In the last decades, environmental remediation became an imperative issue due to fresh-water scarcity and groundwater pollution. Several organic and inorganic compounds, derived from both anthropic and natural activities, lower drinking-water quality. Among the emerging contaminants, persistent organic pollutants (POPs) raise concerns because of their bio-accumulation and toxicity. Therefore, the field of research has been led towards the production of innovative and inexpensive materials. In this context heterogeneous photocatalysis provides a green path for the development of photoactive devices for water remediation. The most used catalyst is titanium dioxide (TiO2), an inexpensive semiconductor highly photoactive in the UV region. However, under solar light its efficiency is severely limited due to its wide band-gap (3.2 eV). For this reason, researchers are willing to improve its activity by extending the photo-response to the visible region. If on the one hand it has been proved that TiO2 band-gap can be decreased by different approaches (e.g., by doping with noble metals), on the other hand new metal-free materials, highly active under sunlight, have also been developed. Moreover, to overcome difficulties related to material recovery and recycling when the photocatalyst is used dispersed into the water medium, it can be immobilized on a suitable substrate. The substrate has to be transparent to UV radiation, physico-chemically stable and with an high surface area. In this regard, the use of floating supports is attracting great interest thank to their ability to maximize the light utilization and the water oxygenation improving the efficiency of the overall photocatalytic process. Recently, synthetic and natural polymers, such as polystyrene (PS), polyurethane (PU) and modified alginic acid obtained from brown seaweeds, inorganic materials such as expanded perlites and light expanded clay aggregates (LECA) have been commonly employed as floating materials. In the present study, photoactive materials were prepared immobilizing a visible light responsive catalyst on floating supports. The activity of these materials have been followed through the degradation of an organic model molecule (rhodamine B) and for the reduction of Cr(VI) under solar light irradiation. Additionally, floating photocatalysts were subjected to recycle tests in order to verify their activity and stability after several experiments.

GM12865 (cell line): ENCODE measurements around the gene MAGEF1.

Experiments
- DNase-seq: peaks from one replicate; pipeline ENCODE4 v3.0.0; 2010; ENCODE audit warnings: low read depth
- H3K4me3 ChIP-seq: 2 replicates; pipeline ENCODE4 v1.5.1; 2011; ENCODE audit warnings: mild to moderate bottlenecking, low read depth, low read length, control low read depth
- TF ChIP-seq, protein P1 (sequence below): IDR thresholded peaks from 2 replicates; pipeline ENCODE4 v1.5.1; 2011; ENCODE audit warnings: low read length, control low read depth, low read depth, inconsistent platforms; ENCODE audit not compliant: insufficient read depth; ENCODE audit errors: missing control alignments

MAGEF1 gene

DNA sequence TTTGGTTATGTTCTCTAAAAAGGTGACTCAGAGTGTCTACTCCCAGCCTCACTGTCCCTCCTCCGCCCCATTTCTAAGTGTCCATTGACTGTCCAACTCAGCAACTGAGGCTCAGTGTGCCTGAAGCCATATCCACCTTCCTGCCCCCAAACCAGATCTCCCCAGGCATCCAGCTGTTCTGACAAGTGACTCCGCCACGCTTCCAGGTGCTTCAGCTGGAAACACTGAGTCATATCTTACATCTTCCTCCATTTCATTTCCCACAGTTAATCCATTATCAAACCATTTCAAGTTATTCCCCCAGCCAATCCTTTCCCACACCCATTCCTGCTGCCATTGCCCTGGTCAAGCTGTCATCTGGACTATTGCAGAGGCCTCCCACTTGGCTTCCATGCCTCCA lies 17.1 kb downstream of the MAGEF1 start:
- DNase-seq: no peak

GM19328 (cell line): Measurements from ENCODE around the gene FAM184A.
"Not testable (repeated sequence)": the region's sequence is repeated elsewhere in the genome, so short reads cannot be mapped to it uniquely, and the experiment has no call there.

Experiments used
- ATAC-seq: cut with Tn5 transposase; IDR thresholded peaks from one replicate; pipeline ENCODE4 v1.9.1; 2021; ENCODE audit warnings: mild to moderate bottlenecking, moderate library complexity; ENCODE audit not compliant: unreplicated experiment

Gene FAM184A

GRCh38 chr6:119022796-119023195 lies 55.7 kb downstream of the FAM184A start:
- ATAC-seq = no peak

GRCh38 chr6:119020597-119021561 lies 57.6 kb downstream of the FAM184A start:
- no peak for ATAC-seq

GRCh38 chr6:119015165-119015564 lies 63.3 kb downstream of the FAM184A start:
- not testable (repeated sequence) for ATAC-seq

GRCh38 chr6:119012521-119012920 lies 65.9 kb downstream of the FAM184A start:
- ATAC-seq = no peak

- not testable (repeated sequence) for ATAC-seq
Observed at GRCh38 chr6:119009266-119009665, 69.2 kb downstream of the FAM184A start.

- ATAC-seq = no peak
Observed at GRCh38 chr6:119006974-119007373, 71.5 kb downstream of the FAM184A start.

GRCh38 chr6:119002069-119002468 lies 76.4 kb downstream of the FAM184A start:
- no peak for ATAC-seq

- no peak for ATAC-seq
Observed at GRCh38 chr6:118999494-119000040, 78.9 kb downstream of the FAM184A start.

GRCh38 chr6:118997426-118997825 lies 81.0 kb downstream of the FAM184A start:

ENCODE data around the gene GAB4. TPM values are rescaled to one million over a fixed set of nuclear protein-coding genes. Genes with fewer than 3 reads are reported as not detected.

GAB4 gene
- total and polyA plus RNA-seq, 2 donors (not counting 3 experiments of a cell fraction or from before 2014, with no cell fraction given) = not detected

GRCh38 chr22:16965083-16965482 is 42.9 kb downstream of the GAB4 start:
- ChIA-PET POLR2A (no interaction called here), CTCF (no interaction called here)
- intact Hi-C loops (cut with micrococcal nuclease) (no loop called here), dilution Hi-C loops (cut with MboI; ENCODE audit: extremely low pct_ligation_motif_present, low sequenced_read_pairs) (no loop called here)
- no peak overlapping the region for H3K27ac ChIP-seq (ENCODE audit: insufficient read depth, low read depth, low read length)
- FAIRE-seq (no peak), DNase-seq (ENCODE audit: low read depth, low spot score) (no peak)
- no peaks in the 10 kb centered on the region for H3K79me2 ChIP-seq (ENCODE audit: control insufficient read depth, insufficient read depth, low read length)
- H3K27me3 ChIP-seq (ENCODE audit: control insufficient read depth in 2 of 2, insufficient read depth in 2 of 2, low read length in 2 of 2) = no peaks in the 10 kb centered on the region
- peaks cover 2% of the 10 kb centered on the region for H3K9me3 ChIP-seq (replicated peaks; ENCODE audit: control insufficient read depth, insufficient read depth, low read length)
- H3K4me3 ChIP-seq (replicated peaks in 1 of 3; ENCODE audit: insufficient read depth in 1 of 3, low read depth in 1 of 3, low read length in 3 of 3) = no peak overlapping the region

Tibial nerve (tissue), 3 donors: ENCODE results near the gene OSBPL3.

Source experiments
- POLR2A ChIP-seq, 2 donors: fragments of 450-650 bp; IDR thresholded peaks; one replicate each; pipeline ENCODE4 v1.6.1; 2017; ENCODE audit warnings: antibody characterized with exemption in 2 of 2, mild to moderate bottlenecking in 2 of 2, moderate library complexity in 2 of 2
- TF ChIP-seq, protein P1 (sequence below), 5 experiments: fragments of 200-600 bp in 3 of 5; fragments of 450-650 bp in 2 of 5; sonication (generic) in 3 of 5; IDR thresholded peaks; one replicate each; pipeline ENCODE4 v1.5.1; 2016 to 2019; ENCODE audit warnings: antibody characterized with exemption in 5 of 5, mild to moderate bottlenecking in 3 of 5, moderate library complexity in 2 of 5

Innovative Floating Materials For Water Remediation Under Sunlight / A. Bruni, M. Sartirana, C.L. Bianchi, E. Falletta, D.C. Boffito. ((Intervento presentato al 71. convegno CCEC : Canadian Chemical Engineering Conference tenutosi a online nel 2021.

Innovative Floating Materials For Water Remediation Under Sunlight

A. Bruni;M. Sartirana;C.L. Bianchi;E. Falletta;
2021

Abstract

In the last decades, environmental remediation became an imperative issue due to fresh-water scarcity and groundwater pollution. Several organic and inorganic compounds, derived from both anthropic and natural activities, lower drinking-water quality. Among the emerging contaminants, persistent organic pollutants (POPs) raise concerns because of their bio-accumulation and toxicity. Therefore, the field of research has been led towards the production of innovative and inexpensive materials. In this context heterogeneous photocatalysis provides a green path for the development of photoactive devices for water remediation. The most used catalyst is titanium dioxide (TiO2), an inexpensive semiconductor highly photoactive in the UV region. However, under solar light its efficiency is severely limited due to its wide band-gap (3.2 eV). For this reason, researchers are willing to improve its activity by extending the photo-response to the visible region. If on the one hand it has been proved that TiO2 band-gap can be decreased by different approaches (e.g., by doping with noble metals), on the other hand new metal-free materials, highly active under sunlight, have also been developed. Moreover, to overcome difficulties related to material recovery and recycling when the photocatalyst is used dispersed into the water medium, it can be immobilized on a suitable substrate. The substrate has to be transparent to UV radiation, physico-chemically stable and with an high surface area. In this regard, the use of floating supports is attracting great interest thank to their ability to maximize the light utilization and the water oxygenation improving the efficiency of the overall photocatalytic process. Recently, synthetic and natural polymers, such as polystyrene (PS), polyurethane (PU) and modified alginic acid obtained from brown seaweeds, inorganic materials such as expanded perlites and light expanded clay aggregates (LECA) have been commonly employed as floating materials. In the present study, photoactive materials were prepared immobilizing a visible light responsive catalyst on floating supports. The activity of these materials have been followed through the degradation of an organic model molecule (rhodamine B) and for the reduction of Cr(VI) under solar light irradiation. Additionally, floating photocatalysts were subjected to recycle tests in order to verify their activity and stability after several experiments.
Settore CHIM/04 - Chimica Industriale
Innovative Floating Materials For Water Remediation Under Sunlight / A. Bruni, M. Sartirana, C.L. Bianchi, E. Falletta, D.C. Boffito. ((Intervento presentato al 71. convegno CCEC : Canadian Chemical Engineering Conference tenutosi a online nel 2021.
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Utilizza questo identificativo per citare o creare un link a questo documento: https://hdl.handle.net/2434/880189
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